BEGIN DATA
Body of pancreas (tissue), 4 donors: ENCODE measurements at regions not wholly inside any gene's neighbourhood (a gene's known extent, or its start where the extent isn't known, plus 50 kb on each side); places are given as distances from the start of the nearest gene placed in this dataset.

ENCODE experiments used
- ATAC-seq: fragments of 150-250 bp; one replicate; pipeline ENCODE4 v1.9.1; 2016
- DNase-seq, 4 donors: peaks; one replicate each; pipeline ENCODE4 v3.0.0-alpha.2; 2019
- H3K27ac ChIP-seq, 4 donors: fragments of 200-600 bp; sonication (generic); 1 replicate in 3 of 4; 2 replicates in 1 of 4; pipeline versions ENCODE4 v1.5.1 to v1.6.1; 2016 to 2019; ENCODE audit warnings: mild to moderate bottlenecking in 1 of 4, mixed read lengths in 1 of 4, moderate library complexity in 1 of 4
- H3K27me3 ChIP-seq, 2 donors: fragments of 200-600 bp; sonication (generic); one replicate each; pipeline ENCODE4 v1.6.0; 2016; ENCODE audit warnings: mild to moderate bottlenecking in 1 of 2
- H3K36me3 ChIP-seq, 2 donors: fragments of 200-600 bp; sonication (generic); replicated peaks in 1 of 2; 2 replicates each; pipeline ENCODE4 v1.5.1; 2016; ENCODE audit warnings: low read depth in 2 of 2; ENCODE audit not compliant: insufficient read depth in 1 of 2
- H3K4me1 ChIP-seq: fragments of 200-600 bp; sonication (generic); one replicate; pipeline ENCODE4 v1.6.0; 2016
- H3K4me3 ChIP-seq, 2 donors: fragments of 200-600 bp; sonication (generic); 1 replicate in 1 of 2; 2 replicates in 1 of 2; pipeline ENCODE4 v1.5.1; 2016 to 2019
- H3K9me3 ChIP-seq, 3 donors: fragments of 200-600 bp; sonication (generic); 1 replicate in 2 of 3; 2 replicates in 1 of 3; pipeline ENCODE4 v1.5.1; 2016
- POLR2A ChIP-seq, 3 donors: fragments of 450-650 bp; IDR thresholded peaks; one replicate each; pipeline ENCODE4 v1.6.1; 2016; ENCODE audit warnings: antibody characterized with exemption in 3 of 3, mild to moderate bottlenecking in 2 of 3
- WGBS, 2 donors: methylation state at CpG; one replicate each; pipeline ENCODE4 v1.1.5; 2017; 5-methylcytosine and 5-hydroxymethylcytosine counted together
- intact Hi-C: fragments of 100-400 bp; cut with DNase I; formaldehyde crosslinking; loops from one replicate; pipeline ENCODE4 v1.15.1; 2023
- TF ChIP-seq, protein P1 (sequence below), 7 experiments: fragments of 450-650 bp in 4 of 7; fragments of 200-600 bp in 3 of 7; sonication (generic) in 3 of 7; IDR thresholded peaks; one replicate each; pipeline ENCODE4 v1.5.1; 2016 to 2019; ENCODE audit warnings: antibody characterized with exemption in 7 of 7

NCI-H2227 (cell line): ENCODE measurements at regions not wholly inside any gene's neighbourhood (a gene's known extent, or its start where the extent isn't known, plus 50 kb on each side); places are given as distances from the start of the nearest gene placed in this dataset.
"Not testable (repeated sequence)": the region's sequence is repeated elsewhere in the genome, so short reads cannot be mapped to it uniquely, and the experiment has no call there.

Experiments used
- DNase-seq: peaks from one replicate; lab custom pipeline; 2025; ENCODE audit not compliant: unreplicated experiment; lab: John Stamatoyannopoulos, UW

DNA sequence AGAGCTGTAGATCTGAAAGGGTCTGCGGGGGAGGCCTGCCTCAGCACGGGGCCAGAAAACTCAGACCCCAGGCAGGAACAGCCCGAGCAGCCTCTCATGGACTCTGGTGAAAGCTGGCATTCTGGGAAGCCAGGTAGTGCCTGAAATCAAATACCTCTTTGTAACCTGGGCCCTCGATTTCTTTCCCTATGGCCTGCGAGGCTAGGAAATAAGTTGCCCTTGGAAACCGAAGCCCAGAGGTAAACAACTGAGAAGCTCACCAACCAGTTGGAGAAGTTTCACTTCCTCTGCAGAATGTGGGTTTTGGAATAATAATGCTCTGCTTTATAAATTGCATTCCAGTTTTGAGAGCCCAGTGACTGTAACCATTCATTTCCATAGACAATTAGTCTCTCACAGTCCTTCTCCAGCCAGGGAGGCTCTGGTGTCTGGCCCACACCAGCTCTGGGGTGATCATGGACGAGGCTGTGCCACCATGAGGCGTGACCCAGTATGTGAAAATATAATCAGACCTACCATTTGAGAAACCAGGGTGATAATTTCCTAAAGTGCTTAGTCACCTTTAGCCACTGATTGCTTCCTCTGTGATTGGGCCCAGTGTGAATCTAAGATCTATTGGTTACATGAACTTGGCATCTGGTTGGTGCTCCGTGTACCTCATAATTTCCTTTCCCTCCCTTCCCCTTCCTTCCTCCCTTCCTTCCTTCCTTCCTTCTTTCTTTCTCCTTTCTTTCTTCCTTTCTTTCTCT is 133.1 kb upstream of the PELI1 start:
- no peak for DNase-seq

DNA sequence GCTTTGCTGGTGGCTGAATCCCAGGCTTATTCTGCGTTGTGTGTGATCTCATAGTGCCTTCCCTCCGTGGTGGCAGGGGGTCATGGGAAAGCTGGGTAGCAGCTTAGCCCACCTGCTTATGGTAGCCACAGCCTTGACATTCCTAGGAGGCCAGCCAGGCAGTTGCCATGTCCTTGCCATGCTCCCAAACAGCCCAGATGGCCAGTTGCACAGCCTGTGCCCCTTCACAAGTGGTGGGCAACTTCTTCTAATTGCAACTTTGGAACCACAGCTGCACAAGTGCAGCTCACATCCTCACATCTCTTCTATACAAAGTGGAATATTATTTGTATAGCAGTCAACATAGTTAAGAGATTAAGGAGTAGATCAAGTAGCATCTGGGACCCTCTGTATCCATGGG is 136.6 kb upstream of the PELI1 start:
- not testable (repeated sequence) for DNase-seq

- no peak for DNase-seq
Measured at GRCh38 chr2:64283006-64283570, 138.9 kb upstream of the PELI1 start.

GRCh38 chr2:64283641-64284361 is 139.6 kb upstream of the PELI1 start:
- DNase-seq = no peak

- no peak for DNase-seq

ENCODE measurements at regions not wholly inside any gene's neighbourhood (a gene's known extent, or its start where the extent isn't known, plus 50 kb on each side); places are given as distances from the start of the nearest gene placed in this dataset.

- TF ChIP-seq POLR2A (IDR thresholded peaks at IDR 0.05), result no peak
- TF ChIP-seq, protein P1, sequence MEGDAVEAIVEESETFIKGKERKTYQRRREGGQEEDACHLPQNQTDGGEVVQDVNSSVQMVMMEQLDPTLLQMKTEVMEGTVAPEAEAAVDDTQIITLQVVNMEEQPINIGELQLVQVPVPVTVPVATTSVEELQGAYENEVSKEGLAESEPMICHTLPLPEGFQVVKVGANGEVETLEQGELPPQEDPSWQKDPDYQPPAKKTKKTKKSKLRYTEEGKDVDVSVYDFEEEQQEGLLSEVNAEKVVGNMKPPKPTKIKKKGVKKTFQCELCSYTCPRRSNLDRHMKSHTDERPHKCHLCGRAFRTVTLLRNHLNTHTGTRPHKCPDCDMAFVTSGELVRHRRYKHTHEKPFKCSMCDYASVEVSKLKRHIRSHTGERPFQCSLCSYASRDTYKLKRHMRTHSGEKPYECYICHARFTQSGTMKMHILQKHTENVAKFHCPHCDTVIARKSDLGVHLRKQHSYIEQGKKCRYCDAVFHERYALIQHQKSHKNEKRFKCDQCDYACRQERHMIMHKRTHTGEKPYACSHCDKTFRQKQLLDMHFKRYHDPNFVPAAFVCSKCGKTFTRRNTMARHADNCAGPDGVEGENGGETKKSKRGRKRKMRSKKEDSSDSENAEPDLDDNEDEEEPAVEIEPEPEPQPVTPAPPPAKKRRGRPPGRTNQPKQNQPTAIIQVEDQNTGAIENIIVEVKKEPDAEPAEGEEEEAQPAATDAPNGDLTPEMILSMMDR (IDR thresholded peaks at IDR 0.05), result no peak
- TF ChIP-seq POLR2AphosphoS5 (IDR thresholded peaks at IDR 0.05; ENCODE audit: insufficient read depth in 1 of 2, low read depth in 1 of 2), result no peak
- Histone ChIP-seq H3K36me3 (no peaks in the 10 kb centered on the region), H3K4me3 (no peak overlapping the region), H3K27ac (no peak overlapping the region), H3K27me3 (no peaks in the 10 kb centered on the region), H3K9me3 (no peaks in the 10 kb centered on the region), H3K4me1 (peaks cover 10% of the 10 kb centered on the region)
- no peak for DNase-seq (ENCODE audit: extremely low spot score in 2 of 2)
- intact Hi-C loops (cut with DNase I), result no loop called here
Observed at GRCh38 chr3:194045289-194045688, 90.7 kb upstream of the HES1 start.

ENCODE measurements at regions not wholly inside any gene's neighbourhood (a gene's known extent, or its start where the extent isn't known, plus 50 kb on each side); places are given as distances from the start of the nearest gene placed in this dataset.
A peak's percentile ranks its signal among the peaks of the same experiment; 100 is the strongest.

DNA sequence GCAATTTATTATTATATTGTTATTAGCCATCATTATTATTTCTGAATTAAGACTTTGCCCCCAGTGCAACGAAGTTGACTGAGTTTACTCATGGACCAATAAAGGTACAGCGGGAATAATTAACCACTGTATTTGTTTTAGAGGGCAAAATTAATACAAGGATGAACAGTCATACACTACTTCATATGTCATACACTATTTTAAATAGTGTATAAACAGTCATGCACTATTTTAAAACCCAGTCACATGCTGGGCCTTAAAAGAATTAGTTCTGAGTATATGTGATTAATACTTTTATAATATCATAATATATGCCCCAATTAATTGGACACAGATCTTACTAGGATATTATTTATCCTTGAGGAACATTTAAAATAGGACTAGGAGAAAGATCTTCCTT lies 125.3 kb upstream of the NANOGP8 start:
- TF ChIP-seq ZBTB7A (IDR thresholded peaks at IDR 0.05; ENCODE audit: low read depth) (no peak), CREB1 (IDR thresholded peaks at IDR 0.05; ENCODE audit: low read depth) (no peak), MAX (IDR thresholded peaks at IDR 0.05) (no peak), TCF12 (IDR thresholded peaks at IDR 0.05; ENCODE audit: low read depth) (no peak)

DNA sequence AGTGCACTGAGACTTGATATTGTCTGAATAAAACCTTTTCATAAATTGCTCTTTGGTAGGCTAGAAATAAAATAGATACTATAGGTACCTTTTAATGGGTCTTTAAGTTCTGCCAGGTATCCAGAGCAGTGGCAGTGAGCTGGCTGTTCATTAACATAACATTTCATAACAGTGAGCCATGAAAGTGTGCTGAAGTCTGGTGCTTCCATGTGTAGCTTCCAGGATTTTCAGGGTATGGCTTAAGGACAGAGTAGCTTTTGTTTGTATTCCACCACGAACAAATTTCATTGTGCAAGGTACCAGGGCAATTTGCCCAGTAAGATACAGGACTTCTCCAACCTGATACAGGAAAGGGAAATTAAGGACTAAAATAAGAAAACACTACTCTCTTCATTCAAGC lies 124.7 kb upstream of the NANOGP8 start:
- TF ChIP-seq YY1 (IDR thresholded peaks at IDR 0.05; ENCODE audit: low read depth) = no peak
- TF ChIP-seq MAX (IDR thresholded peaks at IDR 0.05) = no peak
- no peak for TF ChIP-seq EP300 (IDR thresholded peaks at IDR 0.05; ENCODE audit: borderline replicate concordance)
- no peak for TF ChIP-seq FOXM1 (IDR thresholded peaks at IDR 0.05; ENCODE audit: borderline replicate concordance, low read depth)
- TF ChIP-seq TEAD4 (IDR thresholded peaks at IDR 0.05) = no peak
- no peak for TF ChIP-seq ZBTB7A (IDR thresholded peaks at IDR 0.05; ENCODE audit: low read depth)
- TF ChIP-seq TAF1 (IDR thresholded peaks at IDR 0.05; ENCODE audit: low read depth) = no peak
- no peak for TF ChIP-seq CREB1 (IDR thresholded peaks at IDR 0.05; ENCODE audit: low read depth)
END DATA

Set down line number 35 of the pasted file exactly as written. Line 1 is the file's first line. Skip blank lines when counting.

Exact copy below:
Observed at GRCh38 chr3:194045289-194045688, 90.7 kb upstream of the HES1 start.